Once Mary and Deno Photinakis started a family, their old, creaky house in Gaithersburg got to feeling a little crowded. By the time their daughter hit the terrible twos, they were definitely ready for a new place.
The couple looked in Loudoun County, where a reasonable mortgage could still fetch a four-bedroom home, and they signed a contract in March 2003 on a brand-new house in a neighborhood full of other young families.
But while the finishing touches were being put on their new kitchen, the Photinakises developed concerns about their daughter. They suspected that her frustrated outbursts were more than a passing phase, and it worried them that she wasn't learning to speak as quickly as some of her friends. Finally they decided to have her hearing checked.
The audiologist told them that Christina, by then 31/2, had profound hearing loss, the most serious category of impairment.
"We were devastated," Mary Photinakis said.
Moving day was fast approaching, and Mary Photinakis began to question whether it was the right decision to abandon Montgomery County's schools, which served hundreds of hearing-impaired children, for a much smaller system.
The couple tried to cancel their house contract but found they were locked in.
They moved in January 2004. A few months later, they found out that their then 9-month-old son, Andrew, was also deaf.
"Had we known about our kids' hearing loss, we never would have moved," she said.
As Loudoun's population has boomed in the past several years, the need for specialized services in its public schools to address students like Christina has grown.
The number of hearing-impaired children in county schools has risen from 23 in 2000 to 63 this year, said Suzanne Jimenez, the district's outgoing supervisor of special education.
The district is working hard to keep up and to match the growing need with qualified educators. By adding four staff positions this year, it will have 24 professionals who work with hearing-impaired children, each requiring unique services -- from sign-language interpretation to speech therapy to assistive technologies.
And it has developed such specialized programs as a half-day preschool, where Christina, now 5, and other children who are learning verbal communication can interact with kids without hearing impairments.
While the school district ramps up its efforts, parents are doing their part to help, too.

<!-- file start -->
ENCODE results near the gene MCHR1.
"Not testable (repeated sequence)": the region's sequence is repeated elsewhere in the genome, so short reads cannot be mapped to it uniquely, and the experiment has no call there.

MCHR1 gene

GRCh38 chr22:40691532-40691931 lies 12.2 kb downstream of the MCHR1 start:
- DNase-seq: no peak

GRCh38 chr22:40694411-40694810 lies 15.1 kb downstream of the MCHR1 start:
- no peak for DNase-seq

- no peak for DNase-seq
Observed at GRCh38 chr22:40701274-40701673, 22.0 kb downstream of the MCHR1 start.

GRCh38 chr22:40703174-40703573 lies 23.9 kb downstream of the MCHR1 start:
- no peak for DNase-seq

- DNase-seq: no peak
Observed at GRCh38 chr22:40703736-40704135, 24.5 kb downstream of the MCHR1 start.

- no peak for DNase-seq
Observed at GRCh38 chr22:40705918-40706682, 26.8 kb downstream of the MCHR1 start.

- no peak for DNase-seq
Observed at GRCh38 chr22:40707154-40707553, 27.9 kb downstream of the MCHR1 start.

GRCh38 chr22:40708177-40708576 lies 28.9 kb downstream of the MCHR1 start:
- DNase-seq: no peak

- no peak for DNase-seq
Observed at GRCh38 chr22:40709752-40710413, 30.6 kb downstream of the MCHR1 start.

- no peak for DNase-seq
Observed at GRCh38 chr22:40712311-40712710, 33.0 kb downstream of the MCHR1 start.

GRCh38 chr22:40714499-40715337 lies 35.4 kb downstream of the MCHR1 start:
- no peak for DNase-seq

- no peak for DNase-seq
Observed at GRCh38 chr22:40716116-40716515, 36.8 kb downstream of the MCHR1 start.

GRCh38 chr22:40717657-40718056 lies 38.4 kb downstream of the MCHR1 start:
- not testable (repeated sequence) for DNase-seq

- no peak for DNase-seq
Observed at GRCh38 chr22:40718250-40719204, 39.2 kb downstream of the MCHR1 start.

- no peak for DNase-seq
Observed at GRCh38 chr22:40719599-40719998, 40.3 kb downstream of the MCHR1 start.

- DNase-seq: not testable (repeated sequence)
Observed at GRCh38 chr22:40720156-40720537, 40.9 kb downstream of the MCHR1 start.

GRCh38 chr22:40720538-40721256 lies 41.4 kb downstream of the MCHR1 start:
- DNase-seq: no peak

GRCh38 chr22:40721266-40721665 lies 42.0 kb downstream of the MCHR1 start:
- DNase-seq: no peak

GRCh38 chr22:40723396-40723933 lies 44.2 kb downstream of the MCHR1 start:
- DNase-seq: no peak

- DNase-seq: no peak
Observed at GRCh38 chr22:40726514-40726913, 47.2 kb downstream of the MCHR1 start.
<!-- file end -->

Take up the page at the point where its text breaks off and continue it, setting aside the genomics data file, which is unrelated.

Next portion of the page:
When Mary Photinakis came to Loudoun, one of the first things she looked for -- and didn't find -- was a parents support network like one that had been helpful to her in Montgomery County when she and her husband learned of Christina's deafness. She sought out other parents and met with them informally last year.
Then, in January, she formed the Loudoun Association for Children With Hearing Loss. The group, which meets monthly, has about 16 member families. They are hoping faculty or staff members will attend, too.
"One by one by one, trying to shepherd our kid through this maze, we hope to just get through okay," said Susan Maitra, whose 15-year-old son, Ranjan, has profound hearing loss and attends Heritage High School in Leesburg. But with the parents organized into a group, she said, she thinks they can actually effect real changes to the system.
In addition to sharing information and support, the group also made a wish list that Mary Photinakis took to the Board of Supervisors last spring.
The first thing the group asked for was the creation of a staff position for an educational audiologist. While Loudoun County contracted with audiologists at a local medical center, it lacked someone who specifically focused on the acoustics of a classroom setting. They also pushed for a speech pathologist with a background in working with hearing-impaired children and a social worker who could help guide parents through the legal and emotional process of obtaining the right services for their children.
The county agreed to the first two requests. It's now looking for an audiologist, and it hired a speech pathologist, Rachel R. Silien, who has more than 10 years of experience working with deaf and hard-of-hearing students and who has a degree from Gallaudet University.
Jimenez said that the district has not created the social worker position but that one of the goals for this year will be increasing the focus on parent outreach.
She said the parents group has been a help.
"They've really been out there, planting the seeds in the face of increased numbers," Jimenez said.
Maitra said that population growth does pose some problems in terms of keeping pace but that it also has ended some of the isolation her family had felt since 1999, when they moved to Loudoun County and Ranjan was one of only a few deaf students in the district.
By middle school, though, Ranjan was no longer the only deaf student in his school.
When he was in seventh grade, the district adopted a magnet school system. Rather than relying on itinerant teachers, students had the option of traveling to a designated school for special education.
Now he's at Heritage High School, where three other hearing-impaired students attend. He spends most of his day among hearing students; he uses hearing aids and an amplification system to hear the teacher. But he also works with a speech pathologist, and two teachers who work with deaf students full time keep tabs on him to make sure he's following the instruction.
Maitra said she thinks her son is in a good place right now.
"I think there's definitely been a lot of progress," she said.
But she said she thinks there is still much work to do to address the needs of young children, starting with expanding the county's early intervention services for deaf infants and toddlers. She said she hopes the parents group can be a part of those changes.
"I hope the parents group will be a magnet or beacon for other families that are moving in," she said.